6. The first question that arises for decision is whether a conviction under Section 456, I. P. C., on a charge under Section 457, I. P. C., is sustainable. The earliest decision on this question is in Jhani Sheik, v. Emperor, 16 Gal WN 696. There the accused was charged under Secs. 457 and 380, I. P. C. As regards the charge under, Section 457, the intent imputed to him was the commission of theft. The defence was a complete denial of the incident The court held that no conviction could I properly be made under Section 456 till the charge I under Section 457 had been amended. The reason assigned was that the accused must have been seriously prejudiced by not knowing, what really was the charge against him.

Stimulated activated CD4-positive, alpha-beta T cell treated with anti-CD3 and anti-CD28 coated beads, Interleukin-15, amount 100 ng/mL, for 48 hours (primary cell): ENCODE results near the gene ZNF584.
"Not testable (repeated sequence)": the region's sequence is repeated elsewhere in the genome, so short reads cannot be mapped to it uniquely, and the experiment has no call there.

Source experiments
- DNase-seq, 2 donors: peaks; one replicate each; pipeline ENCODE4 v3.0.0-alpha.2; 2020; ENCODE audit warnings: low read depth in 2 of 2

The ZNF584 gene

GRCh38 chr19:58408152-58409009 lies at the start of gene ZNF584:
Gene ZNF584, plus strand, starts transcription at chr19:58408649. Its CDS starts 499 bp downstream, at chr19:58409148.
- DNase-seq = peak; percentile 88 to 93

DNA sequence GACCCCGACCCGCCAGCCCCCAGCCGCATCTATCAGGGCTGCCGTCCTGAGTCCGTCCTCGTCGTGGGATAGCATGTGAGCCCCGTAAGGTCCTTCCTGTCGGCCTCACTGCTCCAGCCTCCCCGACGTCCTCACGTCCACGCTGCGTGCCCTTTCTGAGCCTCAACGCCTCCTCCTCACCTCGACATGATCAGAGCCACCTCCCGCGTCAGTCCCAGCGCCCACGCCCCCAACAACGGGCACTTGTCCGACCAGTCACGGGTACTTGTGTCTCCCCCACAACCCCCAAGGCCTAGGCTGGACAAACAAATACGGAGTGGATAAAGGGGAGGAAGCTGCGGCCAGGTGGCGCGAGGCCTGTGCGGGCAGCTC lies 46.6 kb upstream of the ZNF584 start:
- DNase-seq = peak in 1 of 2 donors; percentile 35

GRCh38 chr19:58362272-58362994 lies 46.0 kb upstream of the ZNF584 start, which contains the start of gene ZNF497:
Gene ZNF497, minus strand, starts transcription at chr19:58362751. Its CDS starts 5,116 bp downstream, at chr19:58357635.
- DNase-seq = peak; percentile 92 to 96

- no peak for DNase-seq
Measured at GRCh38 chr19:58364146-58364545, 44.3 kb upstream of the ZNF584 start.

7. This decision has been followed in Mahomed Hossein v. Emperor, AIR 1914 Cal 663 and in a later Patna decision reported in Raghu Singh v. Emperor, AIR 1920 Pat 590. These decisions were again reviewed in another Patna decision, reported! in Balkesar Singh v. Emperor, AIR 1922 Pat 5, where it was pointed out that prejudice is generally caused if an accused is convicted of having entered a house with an intention different from that specified in the charge.
8. In a subsequent Calcutta decision reported in Hajari Sonar V. Emperor, 26 Cal WN 344,the same point was further emphasised and it wasobserved that when a charge has been definitelyframed in which theft is alleged, the accused can. not be convicted of house trespass with some otherobject, without an amendment of the originalcharge unless the court is satisfied that he has notbeen prejudiced in his defence by the omission toamend the charge.